Empty parkings lots and stores completely closed at 7 pm on a Sunday night even though we were at a major outdoor shopping mall.  That's because Yom Hashoah (Holocaust Memorial day) was beginning.  Savta Joanie and Saba Paul (grandparents) are visiting us and had taken the kids to Toys 'r us to each pick out a gift.  With all the activity of the last few days we hadn't realized what day it was until we saw everything starting to close.  We had stopped at a little felafel stand at the mall and watched the place empty out.   It's hard to explain in words how that felt but as we drove home past closed stores and empty parking lots the feeling that we are in deed living in a Jewish country sunk in because the entire country is involved in the memorial.  We were told that tomorrow at 10am sirens will sound and everyone will stop what they are doing (to include apparently drivers on the road) and stand at attention for two minutes of silence in memory of all the murdered victims.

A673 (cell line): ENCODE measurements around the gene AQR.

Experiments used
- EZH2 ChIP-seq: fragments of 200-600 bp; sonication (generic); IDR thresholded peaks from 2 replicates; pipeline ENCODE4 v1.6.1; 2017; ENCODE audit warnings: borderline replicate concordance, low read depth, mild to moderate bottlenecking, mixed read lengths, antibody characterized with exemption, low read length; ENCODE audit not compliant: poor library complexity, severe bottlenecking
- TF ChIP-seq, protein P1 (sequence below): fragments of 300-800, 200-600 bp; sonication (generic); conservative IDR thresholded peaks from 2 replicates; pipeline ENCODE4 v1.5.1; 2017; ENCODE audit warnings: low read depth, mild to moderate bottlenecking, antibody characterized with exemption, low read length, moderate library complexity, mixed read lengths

Also of note, today was a day that a group of cyber hackers who call themselves "anonymous"  (really?) vowed to "wipe Israel off the virtual map" and tried to bring all the servers down.  So of course I specifically wanted to post my blog today as a way to say, be it eating felafel in our land or posting about it virtually----still here.